This month we said goodbye to Joey, a goat who had called our New York Shelter home since 2007. If you ever visited the shelter, you probably remember Joey. He was usually one of the first members of his herd to approach guests, and he loved attention.
Joey joined the shelter family when he was just six months old. He was found wandering the streets of Brooklyn with a slaughter tag from Texas in his ear, likely having escaped from one of the city’s live markets. These storefront slaughterhouses are notorious for keeping animals in unsafe and terrifying conditions before slaughtering them onsite. Luckily, Joey escaped and found a home where he could be loved without reservation.
It took a while, however, for Joey to warm up to us. It’s likely that Joey witnessed the slaughter of other animals, perhaps even family members, before his escape. When he arrived at sanctuary, he was terrified of everyone. We had to place him in a special pen with high walls, so he would not jump out. Even when he finally joined a herd of goats, he was so frightened that, on his first day, he scrambled over a fence and wedged himself behind a fuel tank. Thankfully, he was unharmed. It took about six months for Joey to finally realize that he was among friends and truly safe.
That realization transformed Joey. Eventually, he felt so at ease here that when he napped, he really checked out. He was notorious for snoring and groaning as he enjoyed a deep doze. Every time we welcomed a new shelter staffer, intern, or tour guide, we would inevitably get a worried call over the radio about a goat who was “down and making weird sounds.” It was just Joey at peak relaxation.
When he was still young, Joey lived with a group of female goats and became utterly smitten with a doe named Cocoa Bean, who was several years his senior (staff joked that he was into older women). The two slept by each other’s sides every night. Even when this group was integrated with the sheep flock, which was also home to several goats closer to Joey’s age, Joey remained devoted to Cocoa Bean, staying by her side even as old age slowed her down.
In his prime, Joey was huge, one of the biggest goats on the shelter, but he was also gentle. When he first joined the sheep flock, the group was led by Dino, a much smaller goat. We’d placed Dino with the sheep because he was not quite strong enough to contend with the hardier goats in the main herd. Among goats, hierarchy is typically determined through contests of strength, and if Joey had wanted to oust Dino, he could have. But Joey never once made a move on the position, even when Dino was further weakened by geriatric health troubles. Only when Dino passed away did Joey take over the lead. Though he had never felt compelled to fight for leadership, Joey stepped into the role adeptly and became an excellent leader to the herd. When the sheep were on the move, you could count on finding Joey out in front.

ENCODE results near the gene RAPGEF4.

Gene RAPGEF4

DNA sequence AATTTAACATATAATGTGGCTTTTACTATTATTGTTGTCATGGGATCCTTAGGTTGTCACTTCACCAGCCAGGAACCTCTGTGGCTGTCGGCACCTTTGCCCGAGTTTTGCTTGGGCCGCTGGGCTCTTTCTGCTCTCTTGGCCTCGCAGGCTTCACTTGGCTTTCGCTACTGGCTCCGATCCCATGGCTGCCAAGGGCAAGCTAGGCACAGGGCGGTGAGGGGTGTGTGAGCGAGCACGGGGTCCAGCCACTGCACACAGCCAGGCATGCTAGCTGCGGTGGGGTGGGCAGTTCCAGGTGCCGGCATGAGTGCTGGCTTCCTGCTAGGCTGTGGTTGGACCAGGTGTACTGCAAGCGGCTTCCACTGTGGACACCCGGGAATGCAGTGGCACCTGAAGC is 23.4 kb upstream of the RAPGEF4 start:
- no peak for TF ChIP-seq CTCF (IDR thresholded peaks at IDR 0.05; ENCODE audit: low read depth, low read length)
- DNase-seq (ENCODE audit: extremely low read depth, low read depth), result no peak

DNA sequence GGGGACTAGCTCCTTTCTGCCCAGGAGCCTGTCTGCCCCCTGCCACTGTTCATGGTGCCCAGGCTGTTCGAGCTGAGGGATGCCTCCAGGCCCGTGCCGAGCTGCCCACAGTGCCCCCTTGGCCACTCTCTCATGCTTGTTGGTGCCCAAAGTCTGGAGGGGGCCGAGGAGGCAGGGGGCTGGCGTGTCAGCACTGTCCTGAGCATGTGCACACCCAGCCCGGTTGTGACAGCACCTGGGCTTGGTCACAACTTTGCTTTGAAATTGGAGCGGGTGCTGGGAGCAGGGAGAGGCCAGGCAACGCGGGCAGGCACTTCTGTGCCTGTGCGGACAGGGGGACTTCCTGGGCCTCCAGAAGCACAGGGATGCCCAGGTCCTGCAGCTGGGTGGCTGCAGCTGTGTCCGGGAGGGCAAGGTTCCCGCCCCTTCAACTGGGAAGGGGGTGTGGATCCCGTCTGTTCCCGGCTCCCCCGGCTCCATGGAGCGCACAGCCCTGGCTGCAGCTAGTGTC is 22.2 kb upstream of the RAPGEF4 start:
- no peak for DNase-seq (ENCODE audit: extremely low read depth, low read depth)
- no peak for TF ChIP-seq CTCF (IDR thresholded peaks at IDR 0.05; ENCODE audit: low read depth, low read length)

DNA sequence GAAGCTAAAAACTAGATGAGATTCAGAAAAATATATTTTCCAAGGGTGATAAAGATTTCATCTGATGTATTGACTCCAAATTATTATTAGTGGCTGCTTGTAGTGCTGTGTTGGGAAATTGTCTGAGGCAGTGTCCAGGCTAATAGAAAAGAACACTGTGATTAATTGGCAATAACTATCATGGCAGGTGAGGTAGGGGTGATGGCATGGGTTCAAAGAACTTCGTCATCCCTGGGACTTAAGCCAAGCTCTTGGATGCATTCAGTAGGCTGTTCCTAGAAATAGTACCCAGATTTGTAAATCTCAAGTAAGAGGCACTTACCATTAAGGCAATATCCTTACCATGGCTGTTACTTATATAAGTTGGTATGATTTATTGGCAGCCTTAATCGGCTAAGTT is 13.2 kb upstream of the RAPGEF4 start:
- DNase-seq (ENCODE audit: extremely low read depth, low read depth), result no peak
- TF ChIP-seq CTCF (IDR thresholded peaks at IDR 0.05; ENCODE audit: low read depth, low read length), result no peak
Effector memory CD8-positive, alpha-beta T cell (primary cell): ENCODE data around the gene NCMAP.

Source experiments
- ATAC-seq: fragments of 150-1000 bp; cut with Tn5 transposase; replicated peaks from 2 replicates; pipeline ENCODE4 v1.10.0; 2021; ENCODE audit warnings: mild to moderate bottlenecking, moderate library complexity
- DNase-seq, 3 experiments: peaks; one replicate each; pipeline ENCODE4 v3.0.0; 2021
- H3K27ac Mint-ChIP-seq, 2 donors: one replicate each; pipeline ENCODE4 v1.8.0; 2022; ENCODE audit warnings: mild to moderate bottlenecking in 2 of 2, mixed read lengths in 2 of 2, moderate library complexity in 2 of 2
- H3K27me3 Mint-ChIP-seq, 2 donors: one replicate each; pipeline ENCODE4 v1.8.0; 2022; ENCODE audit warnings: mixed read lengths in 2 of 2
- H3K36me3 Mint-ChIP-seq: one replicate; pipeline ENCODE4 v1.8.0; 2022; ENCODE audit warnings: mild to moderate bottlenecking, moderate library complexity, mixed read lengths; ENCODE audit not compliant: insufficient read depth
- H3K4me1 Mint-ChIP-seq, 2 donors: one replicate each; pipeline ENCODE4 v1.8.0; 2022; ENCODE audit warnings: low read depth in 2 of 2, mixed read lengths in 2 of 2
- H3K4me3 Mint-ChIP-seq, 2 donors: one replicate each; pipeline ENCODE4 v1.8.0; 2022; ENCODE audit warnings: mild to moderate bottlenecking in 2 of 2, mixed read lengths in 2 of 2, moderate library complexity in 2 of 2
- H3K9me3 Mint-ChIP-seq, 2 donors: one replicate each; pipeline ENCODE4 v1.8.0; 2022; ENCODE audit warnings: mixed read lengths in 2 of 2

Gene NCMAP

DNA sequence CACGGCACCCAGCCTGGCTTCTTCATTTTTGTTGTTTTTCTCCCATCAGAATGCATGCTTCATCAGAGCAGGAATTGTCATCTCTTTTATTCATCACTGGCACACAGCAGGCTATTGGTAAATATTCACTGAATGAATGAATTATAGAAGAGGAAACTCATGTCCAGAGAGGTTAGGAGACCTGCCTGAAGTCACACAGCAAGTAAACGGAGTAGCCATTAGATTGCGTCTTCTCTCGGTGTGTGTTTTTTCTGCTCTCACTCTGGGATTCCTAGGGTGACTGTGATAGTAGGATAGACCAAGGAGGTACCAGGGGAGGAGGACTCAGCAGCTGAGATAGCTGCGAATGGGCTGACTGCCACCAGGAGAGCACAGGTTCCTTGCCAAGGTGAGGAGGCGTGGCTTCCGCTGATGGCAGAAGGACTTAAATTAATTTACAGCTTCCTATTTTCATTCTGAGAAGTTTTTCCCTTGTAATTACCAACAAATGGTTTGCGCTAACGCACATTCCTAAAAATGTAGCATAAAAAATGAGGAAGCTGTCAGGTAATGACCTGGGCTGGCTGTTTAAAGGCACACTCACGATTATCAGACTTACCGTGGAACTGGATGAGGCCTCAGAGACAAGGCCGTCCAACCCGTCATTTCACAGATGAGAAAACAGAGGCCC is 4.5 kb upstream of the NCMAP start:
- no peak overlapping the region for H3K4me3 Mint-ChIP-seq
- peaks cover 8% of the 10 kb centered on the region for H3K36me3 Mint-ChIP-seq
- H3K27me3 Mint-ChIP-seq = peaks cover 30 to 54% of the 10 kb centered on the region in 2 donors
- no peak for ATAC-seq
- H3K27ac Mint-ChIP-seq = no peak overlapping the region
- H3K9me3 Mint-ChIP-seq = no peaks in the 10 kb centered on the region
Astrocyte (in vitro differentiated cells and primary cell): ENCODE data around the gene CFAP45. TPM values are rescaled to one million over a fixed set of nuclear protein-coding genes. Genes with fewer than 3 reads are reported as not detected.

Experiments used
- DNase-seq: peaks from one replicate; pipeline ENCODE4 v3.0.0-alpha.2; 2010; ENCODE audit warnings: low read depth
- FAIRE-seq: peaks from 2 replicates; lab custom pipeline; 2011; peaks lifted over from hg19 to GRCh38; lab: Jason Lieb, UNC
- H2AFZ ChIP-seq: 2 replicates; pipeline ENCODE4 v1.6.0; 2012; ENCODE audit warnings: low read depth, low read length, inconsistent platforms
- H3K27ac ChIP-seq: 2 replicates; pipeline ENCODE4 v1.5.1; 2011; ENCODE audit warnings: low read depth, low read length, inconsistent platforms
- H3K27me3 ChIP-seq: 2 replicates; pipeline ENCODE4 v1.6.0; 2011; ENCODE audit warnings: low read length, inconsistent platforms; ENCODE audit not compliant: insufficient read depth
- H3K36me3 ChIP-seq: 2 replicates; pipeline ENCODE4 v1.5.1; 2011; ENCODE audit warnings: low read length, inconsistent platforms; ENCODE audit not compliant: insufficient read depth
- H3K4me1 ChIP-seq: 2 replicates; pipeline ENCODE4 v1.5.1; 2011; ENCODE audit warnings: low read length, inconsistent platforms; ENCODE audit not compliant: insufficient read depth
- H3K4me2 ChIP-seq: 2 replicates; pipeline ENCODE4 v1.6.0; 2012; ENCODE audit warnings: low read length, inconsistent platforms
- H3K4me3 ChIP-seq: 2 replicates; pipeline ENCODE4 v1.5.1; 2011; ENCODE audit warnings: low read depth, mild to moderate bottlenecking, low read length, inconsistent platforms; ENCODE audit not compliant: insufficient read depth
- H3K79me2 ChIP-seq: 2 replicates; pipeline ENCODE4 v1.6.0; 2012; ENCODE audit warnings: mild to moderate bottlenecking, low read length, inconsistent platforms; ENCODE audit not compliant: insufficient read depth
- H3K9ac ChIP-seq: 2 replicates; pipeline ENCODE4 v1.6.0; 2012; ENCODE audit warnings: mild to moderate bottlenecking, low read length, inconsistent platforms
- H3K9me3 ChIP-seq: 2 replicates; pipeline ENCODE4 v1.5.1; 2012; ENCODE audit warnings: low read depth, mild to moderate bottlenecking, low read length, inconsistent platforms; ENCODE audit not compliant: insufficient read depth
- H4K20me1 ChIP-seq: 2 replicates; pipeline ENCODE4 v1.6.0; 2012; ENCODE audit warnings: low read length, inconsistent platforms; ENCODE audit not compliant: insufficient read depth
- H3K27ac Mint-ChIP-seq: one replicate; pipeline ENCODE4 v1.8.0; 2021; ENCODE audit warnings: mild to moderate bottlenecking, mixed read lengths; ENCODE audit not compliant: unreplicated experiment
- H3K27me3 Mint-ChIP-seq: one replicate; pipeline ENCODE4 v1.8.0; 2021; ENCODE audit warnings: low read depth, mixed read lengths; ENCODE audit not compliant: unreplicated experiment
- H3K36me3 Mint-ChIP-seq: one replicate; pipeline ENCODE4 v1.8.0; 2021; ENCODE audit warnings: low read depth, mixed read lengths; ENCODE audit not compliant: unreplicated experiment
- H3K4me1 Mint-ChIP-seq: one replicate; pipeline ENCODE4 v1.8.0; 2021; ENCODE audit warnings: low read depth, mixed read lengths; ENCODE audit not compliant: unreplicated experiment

From a youth spent snuggling with his sweetheart to maturity as head of the heard, Joey experienced the full arc of life at sanctuary before arriving to old age. As Joey aged, he developed a spinal cord condition that caused ataxia, and his hind limbs gave out when he attempted to rise or walk. The condition gradually worsened, and we even attempted to outfit him with a special cart/wheelchair designed for goats. He was no longer able to run at the front of the herd; he had to follow, ever so slowly, behind. Just as he had once supported Cocoa Bean when her pace slowed, Joey now received support from his friend Clarabell. She stayed by his side on the way to pasture in the morning and back to the barn at night, even though it meant a very long, slow journey each way.
Joey met his changing condition with equanimity, and through the help of the cart and other interventions, we were able to keep him comfortable and happy for over a year after his first symptoms emerged. Ultimately, however, Joey’s condition became more severe and spread to the brain, leaving him unable to rise and, on his last day, unaware of his surroundings. Recognizing that we could no longer provide a good quality of life for Joey, we made the difficult decision to say goodbye and helped him pass peacefully through euthanasia.
Remembering Joey, we think of those funny noises he made in his sleep. In a way, they were the sounds of sanctuary: total trust, utter peace, sweet surrender to the pleasure of being alive and safe. Joey loved his home, was good to his friends, and looked out for his herd. Life for him was straightforward, simple, and kind, and he too was all of those things. He will be deeply missed.